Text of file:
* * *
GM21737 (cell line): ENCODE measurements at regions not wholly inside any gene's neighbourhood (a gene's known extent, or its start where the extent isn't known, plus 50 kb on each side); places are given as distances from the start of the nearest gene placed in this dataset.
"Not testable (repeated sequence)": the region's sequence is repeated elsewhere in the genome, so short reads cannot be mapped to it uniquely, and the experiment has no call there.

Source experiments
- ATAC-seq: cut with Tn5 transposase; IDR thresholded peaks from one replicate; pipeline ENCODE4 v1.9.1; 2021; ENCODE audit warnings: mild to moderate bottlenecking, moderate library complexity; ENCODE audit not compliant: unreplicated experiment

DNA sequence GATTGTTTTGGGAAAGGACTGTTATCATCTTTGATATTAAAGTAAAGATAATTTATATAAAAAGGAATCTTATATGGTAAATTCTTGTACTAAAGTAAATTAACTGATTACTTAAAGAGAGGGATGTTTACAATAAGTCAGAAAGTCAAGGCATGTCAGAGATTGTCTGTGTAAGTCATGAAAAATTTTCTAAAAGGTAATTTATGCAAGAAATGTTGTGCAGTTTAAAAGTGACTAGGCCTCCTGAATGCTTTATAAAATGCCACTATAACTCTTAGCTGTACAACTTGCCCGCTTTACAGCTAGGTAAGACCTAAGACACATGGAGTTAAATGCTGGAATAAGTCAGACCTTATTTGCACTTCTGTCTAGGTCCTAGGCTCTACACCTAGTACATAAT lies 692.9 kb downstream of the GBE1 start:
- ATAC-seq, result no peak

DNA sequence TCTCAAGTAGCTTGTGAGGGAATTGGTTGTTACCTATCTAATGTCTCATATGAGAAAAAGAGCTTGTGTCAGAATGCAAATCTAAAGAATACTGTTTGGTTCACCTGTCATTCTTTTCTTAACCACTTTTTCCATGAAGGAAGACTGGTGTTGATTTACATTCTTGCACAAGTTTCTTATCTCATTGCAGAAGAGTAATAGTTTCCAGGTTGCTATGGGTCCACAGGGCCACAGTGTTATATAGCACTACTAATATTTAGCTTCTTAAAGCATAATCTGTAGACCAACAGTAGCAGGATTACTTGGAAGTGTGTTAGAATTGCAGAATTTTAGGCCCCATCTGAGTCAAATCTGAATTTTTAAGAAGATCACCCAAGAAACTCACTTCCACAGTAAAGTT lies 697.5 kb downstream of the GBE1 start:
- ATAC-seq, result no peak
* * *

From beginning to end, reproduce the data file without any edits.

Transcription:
GM21737 (cell line): ENCODE measurements at regions not wholly inside any gene's neighbourhood (a gene's known extent, or its start where the extent isn't known, plus 50 kb on each side); places are given as distances from the start of the nearest gene placed in this dataset.
"Not testable (repeated sequence)": the region's sequence is repeated elsewhere in the genome, so short reads cannot be mapped to it uniquely, and the experiment has no call there.

Source experiments
- ATAC-seq: cut with Tn5 transposase; IDR thresholded peaks from one replicate; pipeline ENCODE4 v1.9.1; 2021; ENCODE audit warnings: mild to moderate bottlenecking, moderate library complexity; ENCODE audit not compliant: unreplicated experiment

DNA sequence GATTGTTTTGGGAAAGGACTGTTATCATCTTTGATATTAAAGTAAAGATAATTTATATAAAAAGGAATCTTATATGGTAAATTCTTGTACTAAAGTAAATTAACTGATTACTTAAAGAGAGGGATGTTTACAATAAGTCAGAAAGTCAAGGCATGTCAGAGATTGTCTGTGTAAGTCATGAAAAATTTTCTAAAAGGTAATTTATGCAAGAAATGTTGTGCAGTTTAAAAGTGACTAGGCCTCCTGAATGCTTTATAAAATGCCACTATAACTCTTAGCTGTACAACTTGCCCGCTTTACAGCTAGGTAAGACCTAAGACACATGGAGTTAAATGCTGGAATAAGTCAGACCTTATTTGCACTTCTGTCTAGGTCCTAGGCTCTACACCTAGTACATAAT lies 692.9 kb downstream of the GBE1 start:
- ATAC-seq, result no peak

DNA sequence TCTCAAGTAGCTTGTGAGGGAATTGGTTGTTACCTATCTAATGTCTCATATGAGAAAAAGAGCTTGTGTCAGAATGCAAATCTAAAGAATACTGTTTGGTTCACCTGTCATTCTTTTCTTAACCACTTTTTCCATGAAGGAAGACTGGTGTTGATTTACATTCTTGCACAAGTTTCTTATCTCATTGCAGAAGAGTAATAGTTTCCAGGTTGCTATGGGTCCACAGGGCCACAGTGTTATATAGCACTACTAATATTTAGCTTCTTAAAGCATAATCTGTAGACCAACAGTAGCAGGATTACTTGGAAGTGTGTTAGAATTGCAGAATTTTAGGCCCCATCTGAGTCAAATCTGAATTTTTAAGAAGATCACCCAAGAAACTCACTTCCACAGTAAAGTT lies 697.5 kb downstream of the GBE1 start:
- ATAC-seq, result no peak